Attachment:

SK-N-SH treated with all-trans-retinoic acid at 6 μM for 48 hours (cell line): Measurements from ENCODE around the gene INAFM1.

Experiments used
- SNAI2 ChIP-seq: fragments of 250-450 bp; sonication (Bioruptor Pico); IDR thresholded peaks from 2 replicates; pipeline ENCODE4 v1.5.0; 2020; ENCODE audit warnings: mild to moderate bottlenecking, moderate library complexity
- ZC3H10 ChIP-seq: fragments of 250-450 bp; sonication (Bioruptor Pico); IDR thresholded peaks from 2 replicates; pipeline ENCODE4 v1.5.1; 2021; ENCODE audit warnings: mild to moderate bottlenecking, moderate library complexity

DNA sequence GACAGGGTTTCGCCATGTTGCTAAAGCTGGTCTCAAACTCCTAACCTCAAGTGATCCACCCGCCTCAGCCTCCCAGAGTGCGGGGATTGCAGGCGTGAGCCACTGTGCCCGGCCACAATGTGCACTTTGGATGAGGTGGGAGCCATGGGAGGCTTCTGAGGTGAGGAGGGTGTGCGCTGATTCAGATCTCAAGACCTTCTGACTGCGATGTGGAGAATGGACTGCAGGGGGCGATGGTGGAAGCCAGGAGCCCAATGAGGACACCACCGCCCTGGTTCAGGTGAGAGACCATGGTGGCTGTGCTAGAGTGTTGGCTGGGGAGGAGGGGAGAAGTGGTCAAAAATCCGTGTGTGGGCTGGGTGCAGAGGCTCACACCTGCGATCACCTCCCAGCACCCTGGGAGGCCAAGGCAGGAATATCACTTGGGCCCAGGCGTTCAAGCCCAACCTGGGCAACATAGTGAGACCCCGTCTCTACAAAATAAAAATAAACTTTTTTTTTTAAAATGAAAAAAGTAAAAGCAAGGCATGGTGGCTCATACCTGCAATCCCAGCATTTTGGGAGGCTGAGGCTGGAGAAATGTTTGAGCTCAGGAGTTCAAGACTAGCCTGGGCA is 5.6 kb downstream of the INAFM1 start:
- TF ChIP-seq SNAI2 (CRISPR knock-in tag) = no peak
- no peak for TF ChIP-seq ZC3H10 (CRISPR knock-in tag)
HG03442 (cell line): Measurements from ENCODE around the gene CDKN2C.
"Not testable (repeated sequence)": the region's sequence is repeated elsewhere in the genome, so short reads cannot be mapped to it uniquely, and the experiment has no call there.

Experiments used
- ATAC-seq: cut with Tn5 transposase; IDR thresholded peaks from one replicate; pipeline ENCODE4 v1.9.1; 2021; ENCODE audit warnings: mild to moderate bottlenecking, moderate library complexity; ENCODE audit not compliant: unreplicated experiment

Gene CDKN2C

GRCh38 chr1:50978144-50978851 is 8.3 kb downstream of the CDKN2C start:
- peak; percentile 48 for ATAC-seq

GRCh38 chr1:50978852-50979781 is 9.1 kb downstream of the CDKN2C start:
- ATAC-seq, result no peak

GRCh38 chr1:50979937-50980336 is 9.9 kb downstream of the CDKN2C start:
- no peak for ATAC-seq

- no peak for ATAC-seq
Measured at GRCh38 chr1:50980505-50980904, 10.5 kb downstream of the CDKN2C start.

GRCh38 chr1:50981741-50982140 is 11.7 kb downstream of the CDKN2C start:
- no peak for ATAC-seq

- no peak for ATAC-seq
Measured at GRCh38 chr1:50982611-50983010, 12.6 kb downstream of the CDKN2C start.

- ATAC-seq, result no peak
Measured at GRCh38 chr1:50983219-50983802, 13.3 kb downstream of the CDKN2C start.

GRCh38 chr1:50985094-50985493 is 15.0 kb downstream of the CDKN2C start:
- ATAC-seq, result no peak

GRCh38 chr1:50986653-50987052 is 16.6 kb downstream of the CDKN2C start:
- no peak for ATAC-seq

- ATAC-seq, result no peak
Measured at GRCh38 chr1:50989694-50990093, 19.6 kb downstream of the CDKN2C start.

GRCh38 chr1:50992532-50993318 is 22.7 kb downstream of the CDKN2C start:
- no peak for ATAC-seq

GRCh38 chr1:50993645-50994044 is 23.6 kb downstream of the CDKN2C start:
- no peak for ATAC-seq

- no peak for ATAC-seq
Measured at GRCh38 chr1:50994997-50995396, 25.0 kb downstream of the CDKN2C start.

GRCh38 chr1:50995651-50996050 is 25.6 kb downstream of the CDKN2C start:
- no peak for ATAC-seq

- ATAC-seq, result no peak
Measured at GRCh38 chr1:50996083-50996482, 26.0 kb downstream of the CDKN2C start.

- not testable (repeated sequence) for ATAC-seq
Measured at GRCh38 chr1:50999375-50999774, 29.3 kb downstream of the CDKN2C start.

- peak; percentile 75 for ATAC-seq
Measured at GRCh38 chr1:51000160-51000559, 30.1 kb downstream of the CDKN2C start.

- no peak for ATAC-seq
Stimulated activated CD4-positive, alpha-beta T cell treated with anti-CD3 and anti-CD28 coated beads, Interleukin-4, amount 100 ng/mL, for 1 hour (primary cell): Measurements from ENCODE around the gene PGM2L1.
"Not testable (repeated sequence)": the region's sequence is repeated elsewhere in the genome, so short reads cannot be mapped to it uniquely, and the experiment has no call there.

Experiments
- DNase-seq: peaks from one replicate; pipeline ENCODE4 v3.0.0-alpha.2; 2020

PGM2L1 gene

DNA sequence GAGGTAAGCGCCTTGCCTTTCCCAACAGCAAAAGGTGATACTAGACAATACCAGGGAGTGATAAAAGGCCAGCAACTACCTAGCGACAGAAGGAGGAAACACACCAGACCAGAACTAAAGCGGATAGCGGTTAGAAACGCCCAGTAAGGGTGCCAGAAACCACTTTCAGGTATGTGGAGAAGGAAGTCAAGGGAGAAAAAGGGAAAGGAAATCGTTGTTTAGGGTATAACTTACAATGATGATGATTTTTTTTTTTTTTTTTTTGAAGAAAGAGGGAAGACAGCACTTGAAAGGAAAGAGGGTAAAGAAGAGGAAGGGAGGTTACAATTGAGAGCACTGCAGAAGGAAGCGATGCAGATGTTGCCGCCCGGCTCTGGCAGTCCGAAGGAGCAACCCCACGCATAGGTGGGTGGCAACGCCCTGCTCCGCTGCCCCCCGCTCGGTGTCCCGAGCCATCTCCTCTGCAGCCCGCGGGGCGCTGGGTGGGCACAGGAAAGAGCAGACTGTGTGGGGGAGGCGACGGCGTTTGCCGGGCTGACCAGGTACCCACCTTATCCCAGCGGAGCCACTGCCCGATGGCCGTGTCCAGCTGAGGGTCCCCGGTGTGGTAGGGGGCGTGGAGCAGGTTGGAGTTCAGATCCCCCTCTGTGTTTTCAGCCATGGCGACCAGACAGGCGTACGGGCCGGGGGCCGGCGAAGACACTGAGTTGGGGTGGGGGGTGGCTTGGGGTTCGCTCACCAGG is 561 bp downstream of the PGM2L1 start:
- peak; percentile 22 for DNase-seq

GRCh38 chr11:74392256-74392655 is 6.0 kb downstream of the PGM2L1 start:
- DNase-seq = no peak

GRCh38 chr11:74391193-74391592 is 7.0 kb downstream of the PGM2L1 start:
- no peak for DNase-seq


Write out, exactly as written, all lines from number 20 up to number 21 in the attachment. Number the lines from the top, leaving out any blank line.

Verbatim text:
Measured at GRCh38 chr1:50980505-50980904, 10.5 kb downstream of the CDKN2C start.

GRCh38 chr1:50981741-50982140 is 11.7 kb downstream of the CDKN2C start: